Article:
Heart failure (HF) is a syndrome of reduced cardiac output (CO) compromising the metabolic needs of bodily organs and tissues. Heart failure may result from dilation of the left ventricle and a subsequent reduction in left ventricular function (dilated cardiomyopathy or systolic dysfunction). Alternatively, HF may result from hypertrophy and subsequent underfilling of the left ventricle (hypertrophic cardiomyopathy, diastolic dysfunction, or HF with preserved ejection fraction). Progressive HF often severely limits exercise capacity, and mortality is most commonly associated with sudden cardiac death (SCD) or pump failure. Chronic HF may be managed with lifestyle modifications, medications, and implantable devices to delay progression and reduce mortality. Medical management aims at disrupting the neurohormonal pathways that are associated with the disease. Key targets include the sympathetic nervous system (SNS) and the renin angiotensin aldosterone (RAA) system.1,2
Approximately 5 million people in the United States are living with this disease and roughly 550,000 new diagnoses are made annually. After the age of 65, approximately 10 out of every 1000 people will be diagnosed and the numbers have steadily risen each year.1 Although HF due to systolic dysfunction is the most well-recognized diagnosis, approximately 50% of cases are due to diastolic dysfunction. The majority of studies determining appropriate medical management of HF have been conducted in patients with systolic dysfunction, and thus, the discussion of drug therapy in this chapter will focus on that literature. Hospitalization rates for HF continue to rise and are its primary expense. In addition to hospital admissions and morbidity, HF causes significant mortality with an overall 50% 5-year mortality rate.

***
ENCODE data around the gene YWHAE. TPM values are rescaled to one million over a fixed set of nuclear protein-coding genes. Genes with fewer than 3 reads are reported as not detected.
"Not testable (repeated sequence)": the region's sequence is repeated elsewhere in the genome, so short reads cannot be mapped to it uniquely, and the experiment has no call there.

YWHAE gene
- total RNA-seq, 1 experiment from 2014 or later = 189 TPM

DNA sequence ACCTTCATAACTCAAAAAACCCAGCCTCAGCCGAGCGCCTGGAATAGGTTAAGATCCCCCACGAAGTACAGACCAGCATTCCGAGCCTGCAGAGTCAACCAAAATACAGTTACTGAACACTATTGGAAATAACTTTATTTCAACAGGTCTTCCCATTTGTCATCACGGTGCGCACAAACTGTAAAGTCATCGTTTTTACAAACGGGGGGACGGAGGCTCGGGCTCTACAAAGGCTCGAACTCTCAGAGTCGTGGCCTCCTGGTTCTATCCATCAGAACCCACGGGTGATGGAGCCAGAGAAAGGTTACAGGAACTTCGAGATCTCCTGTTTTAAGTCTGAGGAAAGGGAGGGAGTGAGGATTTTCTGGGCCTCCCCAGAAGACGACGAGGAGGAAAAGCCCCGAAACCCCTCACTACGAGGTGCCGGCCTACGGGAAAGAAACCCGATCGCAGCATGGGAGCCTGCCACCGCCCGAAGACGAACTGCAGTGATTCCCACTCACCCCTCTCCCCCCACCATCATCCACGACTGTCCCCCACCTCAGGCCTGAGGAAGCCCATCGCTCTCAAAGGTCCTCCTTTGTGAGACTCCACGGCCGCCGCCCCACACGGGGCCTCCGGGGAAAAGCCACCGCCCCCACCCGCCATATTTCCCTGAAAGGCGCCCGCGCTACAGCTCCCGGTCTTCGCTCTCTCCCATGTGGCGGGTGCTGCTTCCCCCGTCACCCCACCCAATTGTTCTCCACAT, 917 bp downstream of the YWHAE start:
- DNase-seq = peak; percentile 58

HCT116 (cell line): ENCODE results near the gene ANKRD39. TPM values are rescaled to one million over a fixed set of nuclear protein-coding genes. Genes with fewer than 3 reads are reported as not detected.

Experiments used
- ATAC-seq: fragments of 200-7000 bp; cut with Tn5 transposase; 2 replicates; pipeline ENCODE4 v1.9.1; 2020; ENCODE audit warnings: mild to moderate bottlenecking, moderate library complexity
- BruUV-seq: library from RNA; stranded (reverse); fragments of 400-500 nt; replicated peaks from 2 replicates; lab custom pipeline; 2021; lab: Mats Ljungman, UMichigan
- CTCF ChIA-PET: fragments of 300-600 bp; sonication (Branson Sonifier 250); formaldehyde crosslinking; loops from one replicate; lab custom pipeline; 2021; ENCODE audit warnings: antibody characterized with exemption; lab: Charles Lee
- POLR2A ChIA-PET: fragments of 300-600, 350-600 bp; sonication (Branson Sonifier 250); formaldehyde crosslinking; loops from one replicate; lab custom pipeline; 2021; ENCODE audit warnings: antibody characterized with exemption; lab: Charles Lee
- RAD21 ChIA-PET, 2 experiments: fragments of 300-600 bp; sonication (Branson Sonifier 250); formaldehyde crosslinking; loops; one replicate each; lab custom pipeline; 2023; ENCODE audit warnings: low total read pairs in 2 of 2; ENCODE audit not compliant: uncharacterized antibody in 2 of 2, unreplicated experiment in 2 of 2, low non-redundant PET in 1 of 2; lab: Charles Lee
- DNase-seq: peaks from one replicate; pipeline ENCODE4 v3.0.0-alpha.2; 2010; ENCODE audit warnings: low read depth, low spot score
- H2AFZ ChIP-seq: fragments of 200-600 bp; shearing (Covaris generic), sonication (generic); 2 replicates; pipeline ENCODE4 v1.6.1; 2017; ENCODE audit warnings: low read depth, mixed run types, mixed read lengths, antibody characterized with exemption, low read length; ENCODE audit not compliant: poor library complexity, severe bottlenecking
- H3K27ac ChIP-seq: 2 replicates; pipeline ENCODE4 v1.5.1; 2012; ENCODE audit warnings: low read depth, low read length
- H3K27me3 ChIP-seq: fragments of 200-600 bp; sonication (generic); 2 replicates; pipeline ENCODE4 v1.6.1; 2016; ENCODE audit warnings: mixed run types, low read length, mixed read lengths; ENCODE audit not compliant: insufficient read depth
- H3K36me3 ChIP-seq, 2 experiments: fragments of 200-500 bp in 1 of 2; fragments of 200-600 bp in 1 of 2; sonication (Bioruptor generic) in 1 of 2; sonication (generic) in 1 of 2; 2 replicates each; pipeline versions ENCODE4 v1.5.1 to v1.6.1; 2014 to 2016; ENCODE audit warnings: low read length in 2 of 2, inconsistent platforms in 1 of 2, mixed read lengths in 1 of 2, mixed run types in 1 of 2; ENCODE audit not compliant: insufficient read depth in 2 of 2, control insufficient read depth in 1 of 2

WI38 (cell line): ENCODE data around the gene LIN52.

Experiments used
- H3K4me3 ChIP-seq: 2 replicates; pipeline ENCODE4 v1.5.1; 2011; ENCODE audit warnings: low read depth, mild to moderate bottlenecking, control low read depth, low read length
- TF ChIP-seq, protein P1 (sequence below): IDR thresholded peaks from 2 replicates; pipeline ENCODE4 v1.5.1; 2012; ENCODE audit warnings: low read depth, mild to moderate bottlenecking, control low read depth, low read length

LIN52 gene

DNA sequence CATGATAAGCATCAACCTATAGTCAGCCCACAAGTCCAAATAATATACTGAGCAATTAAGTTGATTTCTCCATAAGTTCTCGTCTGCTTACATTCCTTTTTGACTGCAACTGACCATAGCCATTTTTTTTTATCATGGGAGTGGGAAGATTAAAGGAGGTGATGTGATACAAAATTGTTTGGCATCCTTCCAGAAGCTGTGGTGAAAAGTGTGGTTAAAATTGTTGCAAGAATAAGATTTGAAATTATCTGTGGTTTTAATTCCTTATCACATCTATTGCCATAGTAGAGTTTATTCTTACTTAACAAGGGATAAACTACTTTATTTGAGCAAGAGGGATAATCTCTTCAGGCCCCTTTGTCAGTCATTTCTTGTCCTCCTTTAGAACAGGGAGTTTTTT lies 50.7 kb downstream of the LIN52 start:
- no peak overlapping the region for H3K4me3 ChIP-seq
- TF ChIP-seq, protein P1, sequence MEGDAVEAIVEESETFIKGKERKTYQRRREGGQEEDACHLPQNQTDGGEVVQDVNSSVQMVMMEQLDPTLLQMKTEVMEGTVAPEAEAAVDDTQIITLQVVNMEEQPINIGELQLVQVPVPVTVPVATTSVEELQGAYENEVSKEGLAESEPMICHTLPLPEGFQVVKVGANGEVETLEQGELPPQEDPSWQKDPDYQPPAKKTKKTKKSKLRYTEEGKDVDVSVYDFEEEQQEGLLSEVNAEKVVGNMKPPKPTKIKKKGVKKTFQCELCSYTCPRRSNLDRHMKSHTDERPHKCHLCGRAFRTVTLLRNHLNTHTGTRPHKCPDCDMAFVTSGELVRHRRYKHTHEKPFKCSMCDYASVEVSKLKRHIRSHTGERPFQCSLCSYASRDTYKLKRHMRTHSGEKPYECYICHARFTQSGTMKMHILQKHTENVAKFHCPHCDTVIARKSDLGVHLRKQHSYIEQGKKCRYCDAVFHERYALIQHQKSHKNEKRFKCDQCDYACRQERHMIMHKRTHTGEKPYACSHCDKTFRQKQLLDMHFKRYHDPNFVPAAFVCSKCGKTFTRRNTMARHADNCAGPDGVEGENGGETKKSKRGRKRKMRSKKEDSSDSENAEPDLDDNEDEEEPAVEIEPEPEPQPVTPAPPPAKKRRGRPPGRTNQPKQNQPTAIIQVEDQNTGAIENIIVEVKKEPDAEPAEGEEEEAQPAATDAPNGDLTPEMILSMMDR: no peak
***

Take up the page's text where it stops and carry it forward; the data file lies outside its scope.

Disease severity is determined by evaluating functional capacity or structural heart changes. The New York Heart Association (NYHA) uses exercise tolerance and ability to perform activities of daily living. Patients may be classified as NYHA class I if there are no symptoms or restrictions in activity, class II or III if there are symptoms with moderate or mild physical activity, respectively, and class IV if symptoms are present at rest. The NYHA classification system allows a patient's current state of HF health to be assessed at a particular point in time. A patient may shift between classes as disease control improves or declines.3 To classify patients in a sequential manner as the disease state progresses, the ACC/AHA developed a staging system based on risk factors for HF and structural determinants. Using this system, patients are categorized as being at risk of developing HF (stage A), having structural heart disease but no symptoms (stage B), developing HF signs and symptoms (stage C), and having end-stage disease despite maximal medical therapy (stage D).1
|ACC = American College of Cardiology|
|AHA = American Heart Association|
|CO = cardiac output|
|SV = stroke volume|
|HR = heart rate|
|BSA = body surface area|
|EF = ejection fraction|
|LVEDP = left ventricular end ...|
Pop-up div Successfully Displayed
This div only appears when the trigger link is hovered over.
Otherwise it is hidden from view.